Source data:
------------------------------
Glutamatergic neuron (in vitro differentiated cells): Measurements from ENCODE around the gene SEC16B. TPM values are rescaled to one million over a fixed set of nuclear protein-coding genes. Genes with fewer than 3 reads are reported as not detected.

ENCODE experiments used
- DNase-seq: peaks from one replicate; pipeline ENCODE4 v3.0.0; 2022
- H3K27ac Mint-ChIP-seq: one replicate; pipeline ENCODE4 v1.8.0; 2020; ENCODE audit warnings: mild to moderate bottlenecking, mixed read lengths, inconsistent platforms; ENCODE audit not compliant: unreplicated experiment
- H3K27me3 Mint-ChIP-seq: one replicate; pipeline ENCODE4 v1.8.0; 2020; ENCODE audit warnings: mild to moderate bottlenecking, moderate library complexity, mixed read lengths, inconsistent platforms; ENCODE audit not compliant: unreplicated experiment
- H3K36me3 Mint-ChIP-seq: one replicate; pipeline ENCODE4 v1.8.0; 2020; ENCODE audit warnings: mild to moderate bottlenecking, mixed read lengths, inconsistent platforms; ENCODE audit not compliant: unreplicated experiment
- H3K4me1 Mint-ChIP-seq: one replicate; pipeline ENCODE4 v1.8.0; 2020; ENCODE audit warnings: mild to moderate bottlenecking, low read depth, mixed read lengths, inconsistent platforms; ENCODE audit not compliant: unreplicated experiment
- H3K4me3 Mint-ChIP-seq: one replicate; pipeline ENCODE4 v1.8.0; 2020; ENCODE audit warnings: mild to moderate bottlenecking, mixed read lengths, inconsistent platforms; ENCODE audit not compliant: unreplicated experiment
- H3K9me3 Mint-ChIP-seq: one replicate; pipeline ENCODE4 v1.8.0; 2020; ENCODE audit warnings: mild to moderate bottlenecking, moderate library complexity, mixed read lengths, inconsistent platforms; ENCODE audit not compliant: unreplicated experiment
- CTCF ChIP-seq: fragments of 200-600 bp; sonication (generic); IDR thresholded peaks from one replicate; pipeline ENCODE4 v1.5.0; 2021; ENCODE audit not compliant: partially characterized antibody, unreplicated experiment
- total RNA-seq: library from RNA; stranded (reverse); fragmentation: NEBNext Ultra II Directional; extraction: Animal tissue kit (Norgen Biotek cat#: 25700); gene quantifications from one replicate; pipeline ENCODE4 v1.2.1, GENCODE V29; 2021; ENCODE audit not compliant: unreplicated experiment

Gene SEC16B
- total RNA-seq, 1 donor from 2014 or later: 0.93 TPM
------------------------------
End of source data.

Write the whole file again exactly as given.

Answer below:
Glutamatergic neuron (in vitro differentiated cells): Measurements from ENCODE around the gene SEC16B. TPM values are rescaled to one million over a fixed set of nuclear protein-coding genes. Genes with fewer than 3 reads are reported as not detected.

ENCODE experiments used
- DNase-seq: peaks from one replicate; pipeline ENCODE4 v3.0.0; 2022
- H3K27ac Mint-ChIP-seq: one replicate; pipeline ENCODE4 v1.8.0; 2020; ENCODE audit warnings: mild to moderate bottlenecking, mixed read lengths, inconsistent platforms; ENCODE audit not compliant: unreplicated experiment
- H3K27me3 Mint-ChIP-seq: one replicate; pipeline ENCODE4 v1.8.0; 2020; ENCODE audit warnings: mild to moderate bottlenecking, moderate library complexity, mixed read lengths, inconsistent platforms; ENCODE audit not compliant: unreplicated experiment
- H3K36me3 Mint-ChIP-seq: one replicate; pipeline ENCODE4 v1.8.0; 2020; ENCODE audit warnings: mild to moderate bottlenecking, mixed read lengths, inconsistent platforms; ENCODE audit not compliant: unreplicated experiment
- H3K4me1 Mint-ChIP-seq: one replicate; pipeline ENCODE4 v1.8.0; 2020; ENCODE audit warnings: mild to moderate bottlenecking, low read depth, mixed read lengths, inconsistent platforms; ENCODE audit not compliant: unreplicated experiment
- H3K4me3 Mint-ChIP-seq: one replicate; pipeline ENCODE4 v1.8.0; 2020; ENCODE audit warnings: mild to moderate bottlenecking, mixed read lengths, inconsistent platforms; ENCODE audit not compliant: unreplicated experiment
- H3K9me3 Mint-ChIP-seq: one replicate; pipeline ENCODE4 v1.8.0; 2020; ENCODE audit warnings: mild to moderate bottlenecking, moderate library complexity, mixed read lengths, inconsistent platforms; ENCODE audit not compliant: unreplicated experiment
- CTCF ChIP-seq: fragments of 200-600 bp; sonication (generic); IDR thresholded peaks from one replicate; pipeline ENCODE4 v1.5.0; 2021; ENCODE audit not compliant: partially characterized antibody, unreplicated experiment
- total RNA-seq: library from RNA; stranded (reverse); fragmentation: NEBNext Ultra II Directional; extraction: Animal tissue kit (Norgen Biotek cat#: 25700); gene quantifications from one replicate; pipeline ENCODE4 v1.2.1, GENCODE V29; 2021; ENCODE audit not compliant: unreplicated experiment

Gene SEC16B
- total RNA-seq, 1 donor from 2014 or later: 0.93 TPM